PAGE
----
Tuesday, January 31, 2017
The Faded Sun: Kesrith is the third book I've read by C.J. Cherryh, and my second book for this year's Vintage Science Fiction Month. Set on a desert planet under a red sun, this novel features two alien races in conflict with each other, and with humans. One can see a bit of a Dune influence with the honor-obsessed Kel: the indigenous, golden-eyed humanoid desert warriors whose way of life is threatened by offworld great power politics. The burrowing predators lurking under desert sands further the sense of a Dune-influence.
But the comparison ends there, because C.J. Cherryh is far more interested in how alien species interact among their own kind, and with other species, than she is with the great power politics of space empires that captured Frank Herbert's imagination (almost as much as his fear of male sodomy).
The most interesting species in this story is the regul, whose younglings are mobile and subservient to their much more massive, sessile, and long-lived elders. The regul are a species with a strong aversion to lying. But their elders have a great propensity to conceal or omit important facts, details, and truths in order to pursue an advantage against other elders of their own kind or of other species such as humanity.
The regul are retreating from Kesrith, ceding the planet as part of the settlement that ends their war with humanity. Of course, the regul didn't prosecute this war themselves. They used mercenaries, the Kel, who have suffered enormous casualties in keeping their military commitments to the regul. The Kel are now a dying race.
The Fading Sun: Kesrith tells the story of what happens when a dying race, the Kel, are cornered by humans and regul alike on the Kel ancestral homeworld of Kesrith. A human warrior crosses paths with a Kel; all hell breaks loose.
This is an enjoyable first novel of a classic '70s SF trilogy.
Is it gameable? I dare say yes! In fact, the Vokun species in Trey Causey's Strange Stars game setting was based in part on the regul. As I read the novel, I kept on thinking of the Traveller RPG. The struggle of a small group of characters to survive on a harsh alien world, get into space, and ultimately set a new course for their lives feels very Traveller.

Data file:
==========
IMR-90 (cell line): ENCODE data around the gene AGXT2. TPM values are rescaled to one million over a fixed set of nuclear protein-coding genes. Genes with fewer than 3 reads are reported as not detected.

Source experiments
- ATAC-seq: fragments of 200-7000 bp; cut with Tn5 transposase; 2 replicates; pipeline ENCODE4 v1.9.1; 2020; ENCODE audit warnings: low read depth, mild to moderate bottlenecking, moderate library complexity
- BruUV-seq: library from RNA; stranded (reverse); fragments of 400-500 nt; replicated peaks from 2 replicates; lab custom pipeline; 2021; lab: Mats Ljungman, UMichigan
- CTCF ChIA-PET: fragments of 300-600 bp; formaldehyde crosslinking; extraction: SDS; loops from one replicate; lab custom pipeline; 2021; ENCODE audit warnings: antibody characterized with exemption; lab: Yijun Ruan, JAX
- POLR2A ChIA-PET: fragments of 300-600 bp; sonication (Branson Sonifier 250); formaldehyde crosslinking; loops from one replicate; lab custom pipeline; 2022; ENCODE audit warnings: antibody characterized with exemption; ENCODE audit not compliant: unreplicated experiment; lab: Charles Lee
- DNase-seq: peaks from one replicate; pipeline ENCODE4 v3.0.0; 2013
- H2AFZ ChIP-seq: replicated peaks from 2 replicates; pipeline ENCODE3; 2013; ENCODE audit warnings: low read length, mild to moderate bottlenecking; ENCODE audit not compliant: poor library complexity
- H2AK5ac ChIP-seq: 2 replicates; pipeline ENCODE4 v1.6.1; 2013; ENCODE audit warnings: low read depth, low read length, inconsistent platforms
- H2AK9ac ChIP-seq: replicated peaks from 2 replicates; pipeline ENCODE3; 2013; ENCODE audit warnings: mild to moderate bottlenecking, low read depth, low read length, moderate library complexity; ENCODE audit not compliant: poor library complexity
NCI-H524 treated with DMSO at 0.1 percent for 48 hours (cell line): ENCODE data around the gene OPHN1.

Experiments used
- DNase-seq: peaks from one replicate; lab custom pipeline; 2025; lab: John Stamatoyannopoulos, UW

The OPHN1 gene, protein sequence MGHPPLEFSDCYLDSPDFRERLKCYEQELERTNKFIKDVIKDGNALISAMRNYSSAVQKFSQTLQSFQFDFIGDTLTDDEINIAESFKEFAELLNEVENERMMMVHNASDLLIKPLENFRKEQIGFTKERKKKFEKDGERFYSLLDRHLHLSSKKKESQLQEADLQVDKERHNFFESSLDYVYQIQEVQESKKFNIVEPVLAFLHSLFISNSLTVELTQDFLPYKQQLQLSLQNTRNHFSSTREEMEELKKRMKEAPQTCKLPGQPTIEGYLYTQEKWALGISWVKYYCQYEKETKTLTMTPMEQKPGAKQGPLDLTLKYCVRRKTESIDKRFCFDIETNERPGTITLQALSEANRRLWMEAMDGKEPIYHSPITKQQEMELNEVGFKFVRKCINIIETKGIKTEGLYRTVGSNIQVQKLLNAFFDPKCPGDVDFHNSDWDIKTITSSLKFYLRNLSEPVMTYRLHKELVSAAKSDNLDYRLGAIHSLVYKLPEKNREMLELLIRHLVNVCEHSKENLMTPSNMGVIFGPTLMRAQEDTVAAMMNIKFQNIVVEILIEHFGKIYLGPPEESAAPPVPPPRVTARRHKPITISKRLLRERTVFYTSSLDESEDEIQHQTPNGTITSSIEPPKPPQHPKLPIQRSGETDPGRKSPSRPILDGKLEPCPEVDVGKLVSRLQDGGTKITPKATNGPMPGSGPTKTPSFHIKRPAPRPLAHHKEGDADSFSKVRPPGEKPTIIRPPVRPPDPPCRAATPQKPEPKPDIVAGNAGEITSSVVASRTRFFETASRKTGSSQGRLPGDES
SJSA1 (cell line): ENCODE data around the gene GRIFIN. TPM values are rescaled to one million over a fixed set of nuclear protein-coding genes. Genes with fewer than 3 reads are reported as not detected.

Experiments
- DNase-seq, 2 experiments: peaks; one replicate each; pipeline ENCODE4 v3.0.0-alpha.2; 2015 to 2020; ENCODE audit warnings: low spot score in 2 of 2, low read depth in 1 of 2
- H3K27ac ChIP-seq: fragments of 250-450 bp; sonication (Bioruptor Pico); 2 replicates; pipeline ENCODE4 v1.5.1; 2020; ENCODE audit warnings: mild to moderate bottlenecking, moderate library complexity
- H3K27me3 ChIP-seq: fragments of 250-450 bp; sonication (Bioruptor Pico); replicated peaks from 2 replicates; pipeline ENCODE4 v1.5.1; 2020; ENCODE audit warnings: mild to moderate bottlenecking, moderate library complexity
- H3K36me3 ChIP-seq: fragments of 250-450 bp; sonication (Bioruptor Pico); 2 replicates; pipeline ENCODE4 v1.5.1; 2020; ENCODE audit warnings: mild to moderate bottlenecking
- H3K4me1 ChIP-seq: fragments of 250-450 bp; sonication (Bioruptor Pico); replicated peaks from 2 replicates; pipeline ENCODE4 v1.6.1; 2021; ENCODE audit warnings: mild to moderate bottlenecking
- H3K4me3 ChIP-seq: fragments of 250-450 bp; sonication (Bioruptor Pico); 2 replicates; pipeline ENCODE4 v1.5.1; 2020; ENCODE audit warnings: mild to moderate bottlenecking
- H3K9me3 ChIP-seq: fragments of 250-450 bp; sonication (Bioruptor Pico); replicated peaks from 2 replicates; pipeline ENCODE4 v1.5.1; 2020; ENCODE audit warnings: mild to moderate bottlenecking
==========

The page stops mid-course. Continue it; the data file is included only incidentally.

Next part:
Thursday, January 12, 2017
C.J. Cherryh's The Fading Sun: Kesrith (1978) has been with me since high school. My best friend, Steve - the first person I gamed with - read the entire Fading Sun trilogy back then. He really liked its narrative about the Kel, a dying race of honorable space mercenaries, and their dog-bear (sehlat?) companions. I finished Yoon Ha Lee's Ninefox Gambit last month; Lee's faction of black-clad warriors is also called the Kel. This can't be a coincidence.
The Fading Sun: Kesrith is one of the books I am reading for Vintage Science Fiction Month this January.
Monday, January 9, 2017
We are once again back in Vintage Science Fiction Month, and I have started several and finished one vintage SF work already. Vintage is defined as published in 1979 or before.
- The Bloody Sun and The Shattered Chain by Marion Zimmer Bradley
- Dhalgren by Samuel R. Delany
- The Faded Sun: Kesrith by C.J. Cherryh
- Tales of Neveryon by Samuel R. Delany
The book is a set of linked stories, and it is implied that the stories happen somewhere in ancient Central/South Asia of our own Earth's prehistory. While the story features dragons, in most other respects, it is a swords and sandals novel without other explicit fantastic elements.
Gorgik, the protagonist of the first story, starts the narrative as a slave, and ends as the leader of a slave revolt. Other stories focus on female protagonists, and some of the protagonists and characters cross paths with each other in successive stories.
Tales of Neveryon can be considered anthropological SF, as the stories explore:
- The mysteries of commodity chains, as embodied in children's songs about the bouncing balls that appear and disappear over the course of each year in the port city of Neveryona.
- The gendering of creation myths, the creation of gender, and the mystery of why men's genitalia are more vulnerable than those of women.
- The uncomfortable connections between slavery and sexuality. Or, the gayest daddy leatherman Conan you've ever seen!
Gameable? This is Fate SF, so we're going to ask that question! Tales of Neveryon has its Gorgik the Liberator, and Everway has its Tales of the Gorgeous Liberator! Anyone seeking to create game worlds that take culture and political economy seriously can take a lot of inspiration from this book, and the subsequent ones in the series.
I also found a passage in the book that is very suggestive of Tekumel. The connection might even be real, considering that both Delany and Barker taught at the University of Minnesota:
Outlook: January is a busy month, with the North Country Gaylaxians' discussion both Tales of Neveryon and Maureen McHugh's China Mountain Zhang in the first half of the month, and the Second Foundation Reading Group discussing Nisi Shawl's Everfair towards the end of the month. But chances are good that I will finish at least The Faded Sun: Kesrith before February arrives.
Sunday, January 8, 2017
Thursday, January 5, 2017
You still have today to get in on the Hydra Cooperative's big PDF sale for the New Year. My Strange Stars Fate rulebook is part of the sale, as is Trey Causey's Strange Stars setting book, which every SF gamer should own. Check them both out, or the entire Hydra list here.